Not all artistic manifestations are of exactly the same nature, and we have sometimes posed matters here as if all artistic manifestations were of exactly the same nature. There are expressions of the creative spirit which by their very nature can be much more accessible to the people than other manifestations of the creative spirit. Thus, no general rule can be laid down, because in which artistic expression is it that the artist must go to the people, and in which one must the people go to the artist? Can a statement of a general nature be made in this sense? No. It would be too simple a rule. Efforts must be made to reach the people in all manifestations…so that the people will be able to understand ever more and ever better. I do not believe that this principle contradicts the aspirations of any artist, and much less so if one takes into account the fact that men should create for their contemporaries.

For the entire speech click on link here.

The post “Artistic Freedom,” Censorship, Counter-Revolution, and Cuba (Part 2) first appeared on Dissident Voice.

2021 Latin America and the Caribbean in Review: The Pink Tide Rises Again

US policy towards Latin America and the Caribbean continued in a seamless transition from Trump to Biden, but the terrain over which it operated shifted left. The balance between the US drive to dominate its “backyard” and its counterpart, the Bolivarian cause of regional independence and integration, continued to tip portside in 2021 with major popular electoral victories in Chile, Honduras, and Peru. These follow the previous year’s reversal of the coup in Bolivia.

Central has been the struggle of the ALBA (Bolivarian Alliance for the Peoples of our America) countries – particularly Venezuela, Cuba, and Nicaragua – against the asphyxiating US blockade and other regime-change measures. Presidential candidate Biden pledged to review Trump’s policy of US sanctions against a third of humanity. The presumptive intention of the review was to ameliorate the human suffering caused by these unilateral coercive measures, considered illegal under international law. Following the review, Biden has instead tightened the screws, more effectively weaponizing the COVID crisis.

Andean Nations

The unrelenting US regime-change campaign against Venezuela has had a corrosive effect on Venezuela’s attempt to build socialism. With the economy de facto dollarized, among those hardest hit are government workers, the informal sector, and those without access to dollar remittances from abroad.

Nonetheless, Venezuela’s resistance to the continued US “maximum pressure” hybrid warfare is a triumph in itself. Recent economic indicators have shown an upturn with significant growth in national food and oil production and an end to hyperinflation. Further, the government has built 3.7 million housing units, distributed food to 7 million through the CLAP program, and adroitly handled the COVID pandemic.

When Trump recognized Juan Guaidó as president of Venezuela in 2019, the then 35-year-old US security asset had never run for a nationwide office and was unknown to over 80% of the Venezuelans. Back then some 50 of the US’s closest allies recognized Guaidó; now barely a dozen does so. Contrary to campaign trail inuendoes that Biden would enter into dialogue with the democratically elected president of Venezuela, Nicolás Maduro, Biden has continued the embarrassing Guaidó charade.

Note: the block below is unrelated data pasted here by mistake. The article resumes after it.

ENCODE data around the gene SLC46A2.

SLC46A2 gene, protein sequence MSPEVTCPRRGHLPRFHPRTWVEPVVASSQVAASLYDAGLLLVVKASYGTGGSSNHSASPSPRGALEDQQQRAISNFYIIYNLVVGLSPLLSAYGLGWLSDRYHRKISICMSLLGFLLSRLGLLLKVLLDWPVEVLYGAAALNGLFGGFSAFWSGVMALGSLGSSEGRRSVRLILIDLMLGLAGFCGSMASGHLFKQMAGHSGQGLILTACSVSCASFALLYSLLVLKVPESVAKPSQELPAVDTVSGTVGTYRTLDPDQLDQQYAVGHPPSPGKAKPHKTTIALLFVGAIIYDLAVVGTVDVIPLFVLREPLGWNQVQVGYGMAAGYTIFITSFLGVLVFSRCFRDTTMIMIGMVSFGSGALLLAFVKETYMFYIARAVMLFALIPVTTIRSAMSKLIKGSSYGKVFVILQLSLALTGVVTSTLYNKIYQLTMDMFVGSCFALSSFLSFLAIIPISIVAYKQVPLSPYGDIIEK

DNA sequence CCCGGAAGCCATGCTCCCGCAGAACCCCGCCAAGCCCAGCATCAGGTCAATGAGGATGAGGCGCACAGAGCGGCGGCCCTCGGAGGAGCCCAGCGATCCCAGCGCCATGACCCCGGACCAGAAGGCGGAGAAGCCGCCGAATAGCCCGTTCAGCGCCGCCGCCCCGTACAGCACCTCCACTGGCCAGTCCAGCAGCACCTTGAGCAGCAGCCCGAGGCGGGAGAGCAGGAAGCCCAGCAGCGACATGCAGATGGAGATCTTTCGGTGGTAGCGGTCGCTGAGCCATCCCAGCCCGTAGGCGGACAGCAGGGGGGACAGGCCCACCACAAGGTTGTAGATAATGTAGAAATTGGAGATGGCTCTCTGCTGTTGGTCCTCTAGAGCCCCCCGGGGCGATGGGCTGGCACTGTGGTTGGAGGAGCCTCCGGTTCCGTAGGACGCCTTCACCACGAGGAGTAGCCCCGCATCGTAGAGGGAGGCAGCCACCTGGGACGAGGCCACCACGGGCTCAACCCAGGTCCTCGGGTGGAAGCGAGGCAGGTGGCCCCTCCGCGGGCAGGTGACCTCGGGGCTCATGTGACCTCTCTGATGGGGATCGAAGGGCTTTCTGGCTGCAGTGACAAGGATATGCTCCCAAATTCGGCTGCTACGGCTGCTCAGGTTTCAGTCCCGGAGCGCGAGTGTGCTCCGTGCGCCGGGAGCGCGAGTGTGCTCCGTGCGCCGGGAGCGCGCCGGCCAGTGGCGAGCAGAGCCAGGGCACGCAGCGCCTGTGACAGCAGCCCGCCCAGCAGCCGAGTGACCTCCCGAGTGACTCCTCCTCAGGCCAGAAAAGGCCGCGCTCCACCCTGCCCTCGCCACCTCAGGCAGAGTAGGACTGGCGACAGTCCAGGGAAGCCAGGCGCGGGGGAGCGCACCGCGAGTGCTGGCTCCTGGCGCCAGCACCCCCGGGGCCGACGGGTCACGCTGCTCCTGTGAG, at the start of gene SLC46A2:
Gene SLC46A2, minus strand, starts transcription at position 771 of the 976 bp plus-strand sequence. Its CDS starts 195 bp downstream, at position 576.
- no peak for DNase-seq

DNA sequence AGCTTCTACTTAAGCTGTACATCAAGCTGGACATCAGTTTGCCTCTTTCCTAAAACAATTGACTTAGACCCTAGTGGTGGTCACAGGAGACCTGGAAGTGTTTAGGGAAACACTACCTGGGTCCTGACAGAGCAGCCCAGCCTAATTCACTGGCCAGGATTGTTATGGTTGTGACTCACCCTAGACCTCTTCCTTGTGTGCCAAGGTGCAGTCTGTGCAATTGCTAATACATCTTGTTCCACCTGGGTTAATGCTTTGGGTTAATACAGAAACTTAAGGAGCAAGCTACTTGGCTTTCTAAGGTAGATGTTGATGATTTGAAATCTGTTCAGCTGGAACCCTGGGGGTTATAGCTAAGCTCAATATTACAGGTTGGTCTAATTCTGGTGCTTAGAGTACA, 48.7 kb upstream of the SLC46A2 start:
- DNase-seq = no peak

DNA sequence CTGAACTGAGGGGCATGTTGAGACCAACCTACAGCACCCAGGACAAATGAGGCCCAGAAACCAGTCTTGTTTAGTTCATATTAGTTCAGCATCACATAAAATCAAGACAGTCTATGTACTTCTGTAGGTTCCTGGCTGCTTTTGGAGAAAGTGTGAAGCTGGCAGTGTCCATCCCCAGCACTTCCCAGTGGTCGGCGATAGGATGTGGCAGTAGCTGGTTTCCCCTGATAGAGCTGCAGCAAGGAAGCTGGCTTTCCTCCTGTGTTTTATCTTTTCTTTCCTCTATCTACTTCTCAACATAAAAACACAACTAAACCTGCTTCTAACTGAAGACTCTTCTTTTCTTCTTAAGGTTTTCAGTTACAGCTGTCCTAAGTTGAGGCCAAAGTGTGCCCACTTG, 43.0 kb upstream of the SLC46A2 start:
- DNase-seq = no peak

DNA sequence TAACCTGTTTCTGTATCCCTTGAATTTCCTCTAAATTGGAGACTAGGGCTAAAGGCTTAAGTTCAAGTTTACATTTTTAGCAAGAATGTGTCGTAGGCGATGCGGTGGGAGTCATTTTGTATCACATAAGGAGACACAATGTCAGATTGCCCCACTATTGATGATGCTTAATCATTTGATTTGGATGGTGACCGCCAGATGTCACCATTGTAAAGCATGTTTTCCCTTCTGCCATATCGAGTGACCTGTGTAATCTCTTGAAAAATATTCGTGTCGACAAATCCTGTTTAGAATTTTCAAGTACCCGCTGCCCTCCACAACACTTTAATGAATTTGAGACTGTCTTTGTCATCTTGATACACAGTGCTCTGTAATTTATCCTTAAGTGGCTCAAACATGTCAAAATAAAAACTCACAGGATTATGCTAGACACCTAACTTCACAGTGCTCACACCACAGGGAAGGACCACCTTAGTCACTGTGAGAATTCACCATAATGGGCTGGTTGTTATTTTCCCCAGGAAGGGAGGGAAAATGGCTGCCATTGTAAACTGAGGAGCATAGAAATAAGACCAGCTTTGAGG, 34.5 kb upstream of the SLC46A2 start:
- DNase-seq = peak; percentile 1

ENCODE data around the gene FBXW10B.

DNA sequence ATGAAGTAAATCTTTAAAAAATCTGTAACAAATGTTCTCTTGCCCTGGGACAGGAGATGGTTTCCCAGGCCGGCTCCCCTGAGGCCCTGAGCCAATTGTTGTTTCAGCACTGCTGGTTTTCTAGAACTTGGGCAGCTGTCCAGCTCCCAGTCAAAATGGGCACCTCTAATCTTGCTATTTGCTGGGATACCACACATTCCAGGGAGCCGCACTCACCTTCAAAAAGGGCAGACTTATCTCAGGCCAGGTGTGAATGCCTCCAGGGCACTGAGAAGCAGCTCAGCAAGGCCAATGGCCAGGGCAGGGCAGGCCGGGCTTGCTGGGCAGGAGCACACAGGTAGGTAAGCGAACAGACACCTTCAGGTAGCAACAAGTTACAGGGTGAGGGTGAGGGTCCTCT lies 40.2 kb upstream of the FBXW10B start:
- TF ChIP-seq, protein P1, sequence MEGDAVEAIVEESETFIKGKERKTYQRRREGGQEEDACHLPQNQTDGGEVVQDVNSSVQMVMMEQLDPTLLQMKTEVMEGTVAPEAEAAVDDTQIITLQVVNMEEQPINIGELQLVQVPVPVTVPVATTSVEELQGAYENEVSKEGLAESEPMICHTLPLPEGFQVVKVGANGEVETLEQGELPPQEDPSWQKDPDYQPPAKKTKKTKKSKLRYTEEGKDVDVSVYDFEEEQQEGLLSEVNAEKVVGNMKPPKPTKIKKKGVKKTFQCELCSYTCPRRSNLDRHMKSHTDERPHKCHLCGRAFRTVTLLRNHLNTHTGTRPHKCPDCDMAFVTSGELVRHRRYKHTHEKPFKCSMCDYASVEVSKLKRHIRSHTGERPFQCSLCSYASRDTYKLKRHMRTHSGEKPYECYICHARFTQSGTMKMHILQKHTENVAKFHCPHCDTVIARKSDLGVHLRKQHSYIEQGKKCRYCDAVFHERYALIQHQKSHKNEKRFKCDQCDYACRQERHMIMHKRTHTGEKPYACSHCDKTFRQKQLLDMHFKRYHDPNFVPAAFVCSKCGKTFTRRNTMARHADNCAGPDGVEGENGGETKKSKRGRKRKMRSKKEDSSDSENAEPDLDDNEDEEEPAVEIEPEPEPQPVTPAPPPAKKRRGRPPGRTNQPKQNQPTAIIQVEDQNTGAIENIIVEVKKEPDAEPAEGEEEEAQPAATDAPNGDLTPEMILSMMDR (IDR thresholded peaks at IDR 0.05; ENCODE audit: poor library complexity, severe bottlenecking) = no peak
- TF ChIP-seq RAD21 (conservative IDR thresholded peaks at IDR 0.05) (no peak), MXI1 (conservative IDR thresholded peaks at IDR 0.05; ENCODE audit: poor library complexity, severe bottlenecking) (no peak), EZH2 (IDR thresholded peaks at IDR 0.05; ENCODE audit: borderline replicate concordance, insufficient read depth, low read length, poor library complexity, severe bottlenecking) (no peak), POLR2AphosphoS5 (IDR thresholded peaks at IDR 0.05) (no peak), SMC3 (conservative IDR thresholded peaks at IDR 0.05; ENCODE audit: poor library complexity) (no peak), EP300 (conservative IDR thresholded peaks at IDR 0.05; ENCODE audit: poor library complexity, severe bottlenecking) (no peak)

The November 21 municipal and regional elections were a double triumph for Venezuela’s Bolivarian Revolution: the ruling Socialist Party (PSUV) won significantly while the extreme right opposition (including Guaidó’s party) was compelled to participate, implicitly recognizing the Maduro government.

Venezuelan special envoy Alex Saab was extradited – really kidnapped – to the US on October 16 on the vague and difficult to disprove charge of “conspiracy” to money launder. Swiss authorities, after an exhaustive 3-year investigation, had found no evidence of money laundering. Saab’s real “crime” was trying to bring humanitarian aid to Venezuela via legal international trade but circumventing the illegal US blockade. This egregious example of US extra-territorial judicial overreach is being contested by Saab’s legal defense because, as a diplomat, he has absolute immunity from arrest under the Vienna Convention. His case has become a major cause in Venezuela and internationally.

Meanwhile, Colombia, chief regional US client state, the biggest recipient of US military aid in the hemisphere,  and the largest world source of cocaine, is a staging point for paramilitary attacks on Venezuela. President Iván Duque continues to disregard the 2016 peace agreement with the guerrilla FARC as Colombia endures a pandemic of rightwing violence especially against human rights defenders and former guerillas.

On April 28, Duque’s proposed neoliberal tax bill precipitated a national strike mobilizing a broad coalition of unions, members of indigenous and Afro-descendent communities, social activists, and campesinos. They carried out sustained actions across the country for nearly two months, followed by a renewed national strike wave, starting on August 26. The approaching 2022 presidential election could portend a sea change for the popular movement where leftist Senator Gustavo Petro is leading in the polls.

In Ecuador, Andrés Arauz won the first-round presidential election on February 7 with a 13-point lead over Guillermo Lasso, but short of the 40% or more needed to avoid the April 13 runoff, which he lost. A victim of a massive disinformation campaign, Arauz was a successor of former President Rafael Correa’s leftist Citizen Revolution, which still holds the largest bloc in the National Assembly. The “NGO left,” funded by the US and its European allies, contributed to the electoral reversal. Elements of the indigenous Pachakutik party have allied with the new president, a wealthy banker, to implement a neo-liberal agenda.